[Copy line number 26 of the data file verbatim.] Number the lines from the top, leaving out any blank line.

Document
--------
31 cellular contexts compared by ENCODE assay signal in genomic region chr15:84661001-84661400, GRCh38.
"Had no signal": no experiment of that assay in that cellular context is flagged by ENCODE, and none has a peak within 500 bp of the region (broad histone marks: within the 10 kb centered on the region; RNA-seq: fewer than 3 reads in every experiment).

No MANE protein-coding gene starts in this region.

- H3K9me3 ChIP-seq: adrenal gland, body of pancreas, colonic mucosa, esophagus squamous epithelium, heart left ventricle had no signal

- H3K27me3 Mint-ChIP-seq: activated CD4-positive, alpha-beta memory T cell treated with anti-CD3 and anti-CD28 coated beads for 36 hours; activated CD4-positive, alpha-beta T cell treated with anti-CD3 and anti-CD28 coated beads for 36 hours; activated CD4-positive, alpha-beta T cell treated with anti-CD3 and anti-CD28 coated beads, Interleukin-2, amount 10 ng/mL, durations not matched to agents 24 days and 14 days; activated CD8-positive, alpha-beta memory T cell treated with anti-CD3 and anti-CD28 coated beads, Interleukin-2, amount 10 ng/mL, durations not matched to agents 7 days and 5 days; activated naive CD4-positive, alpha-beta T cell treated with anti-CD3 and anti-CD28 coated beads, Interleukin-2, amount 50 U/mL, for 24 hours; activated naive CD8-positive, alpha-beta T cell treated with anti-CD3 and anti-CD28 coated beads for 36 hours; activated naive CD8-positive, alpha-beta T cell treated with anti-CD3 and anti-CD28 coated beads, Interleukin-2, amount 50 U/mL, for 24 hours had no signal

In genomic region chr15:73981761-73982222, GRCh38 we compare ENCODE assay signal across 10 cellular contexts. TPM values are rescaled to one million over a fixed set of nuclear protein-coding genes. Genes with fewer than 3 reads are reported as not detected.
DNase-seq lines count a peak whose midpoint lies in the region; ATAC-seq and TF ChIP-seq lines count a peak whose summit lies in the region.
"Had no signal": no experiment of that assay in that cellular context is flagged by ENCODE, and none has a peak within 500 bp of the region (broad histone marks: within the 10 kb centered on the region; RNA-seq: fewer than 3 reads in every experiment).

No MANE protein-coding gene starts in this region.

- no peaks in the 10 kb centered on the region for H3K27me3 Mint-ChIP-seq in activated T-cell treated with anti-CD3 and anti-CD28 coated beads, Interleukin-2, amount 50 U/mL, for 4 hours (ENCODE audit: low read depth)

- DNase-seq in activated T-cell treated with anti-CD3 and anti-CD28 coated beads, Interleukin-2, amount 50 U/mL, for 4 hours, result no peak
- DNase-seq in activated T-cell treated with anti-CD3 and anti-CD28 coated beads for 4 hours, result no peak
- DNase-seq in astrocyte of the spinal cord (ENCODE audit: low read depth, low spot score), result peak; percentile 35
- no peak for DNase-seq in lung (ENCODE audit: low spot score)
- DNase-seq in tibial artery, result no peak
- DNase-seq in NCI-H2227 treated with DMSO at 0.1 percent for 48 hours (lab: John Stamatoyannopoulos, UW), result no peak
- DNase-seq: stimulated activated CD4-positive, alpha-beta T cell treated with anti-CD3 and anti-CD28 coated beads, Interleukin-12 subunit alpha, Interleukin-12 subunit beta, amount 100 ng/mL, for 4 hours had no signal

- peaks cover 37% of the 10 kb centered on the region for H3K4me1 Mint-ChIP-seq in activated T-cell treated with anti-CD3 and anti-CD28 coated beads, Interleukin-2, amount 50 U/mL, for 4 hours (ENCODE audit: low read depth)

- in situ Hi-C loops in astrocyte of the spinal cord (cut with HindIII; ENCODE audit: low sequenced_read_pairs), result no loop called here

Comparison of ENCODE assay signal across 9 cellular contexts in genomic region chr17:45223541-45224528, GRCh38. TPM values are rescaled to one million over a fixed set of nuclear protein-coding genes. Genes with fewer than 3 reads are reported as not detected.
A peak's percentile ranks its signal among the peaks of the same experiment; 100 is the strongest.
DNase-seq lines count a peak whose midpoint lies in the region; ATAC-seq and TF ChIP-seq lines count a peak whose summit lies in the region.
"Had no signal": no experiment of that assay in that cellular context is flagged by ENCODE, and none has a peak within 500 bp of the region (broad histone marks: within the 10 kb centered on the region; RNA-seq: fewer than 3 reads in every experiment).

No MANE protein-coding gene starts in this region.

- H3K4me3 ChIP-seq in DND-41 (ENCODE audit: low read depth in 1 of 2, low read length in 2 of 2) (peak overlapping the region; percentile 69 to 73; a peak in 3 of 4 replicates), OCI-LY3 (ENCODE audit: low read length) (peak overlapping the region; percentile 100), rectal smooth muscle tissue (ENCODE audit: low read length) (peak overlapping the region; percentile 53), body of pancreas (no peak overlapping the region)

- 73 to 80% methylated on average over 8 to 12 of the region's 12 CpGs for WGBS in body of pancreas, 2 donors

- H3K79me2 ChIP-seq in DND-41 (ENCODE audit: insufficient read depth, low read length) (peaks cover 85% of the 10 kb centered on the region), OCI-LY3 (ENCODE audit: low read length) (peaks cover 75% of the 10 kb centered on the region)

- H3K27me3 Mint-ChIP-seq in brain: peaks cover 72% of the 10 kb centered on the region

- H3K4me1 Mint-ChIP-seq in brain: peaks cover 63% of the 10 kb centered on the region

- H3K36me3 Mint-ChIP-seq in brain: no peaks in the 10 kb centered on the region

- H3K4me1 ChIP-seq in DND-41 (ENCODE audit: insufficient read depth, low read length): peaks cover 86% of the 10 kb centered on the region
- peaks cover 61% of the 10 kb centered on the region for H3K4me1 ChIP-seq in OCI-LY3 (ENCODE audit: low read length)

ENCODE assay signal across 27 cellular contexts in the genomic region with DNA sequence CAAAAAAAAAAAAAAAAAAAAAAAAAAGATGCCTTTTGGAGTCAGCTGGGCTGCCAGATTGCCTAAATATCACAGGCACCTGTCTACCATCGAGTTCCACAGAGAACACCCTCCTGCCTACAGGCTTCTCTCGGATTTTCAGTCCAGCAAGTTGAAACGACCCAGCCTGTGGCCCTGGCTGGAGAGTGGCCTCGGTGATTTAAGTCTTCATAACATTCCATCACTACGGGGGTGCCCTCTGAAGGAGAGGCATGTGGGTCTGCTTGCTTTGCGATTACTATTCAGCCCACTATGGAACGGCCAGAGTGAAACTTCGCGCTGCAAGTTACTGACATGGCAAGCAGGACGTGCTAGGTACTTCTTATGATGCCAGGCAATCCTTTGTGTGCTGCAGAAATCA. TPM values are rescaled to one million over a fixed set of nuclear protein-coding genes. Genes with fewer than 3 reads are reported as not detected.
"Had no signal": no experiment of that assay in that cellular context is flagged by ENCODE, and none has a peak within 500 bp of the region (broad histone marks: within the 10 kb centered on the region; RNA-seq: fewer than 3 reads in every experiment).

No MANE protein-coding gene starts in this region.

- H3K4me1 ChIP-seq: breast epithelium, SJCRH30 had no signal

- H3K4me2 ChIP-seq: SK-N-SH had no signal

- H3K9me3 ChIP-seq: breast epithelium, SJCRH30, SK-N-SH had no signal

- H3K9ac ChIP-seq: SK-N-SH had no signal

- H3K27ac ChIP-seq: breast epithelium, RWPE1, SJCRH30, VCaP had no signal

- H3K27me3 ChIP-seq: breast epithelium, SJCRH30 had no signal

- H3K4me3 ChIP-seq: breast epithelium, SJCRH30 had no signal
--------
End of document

- 73 to 80% methylated on average over 8 to 12 of the region's 12 CpGs for WGBS in body of pancreas, 2 donors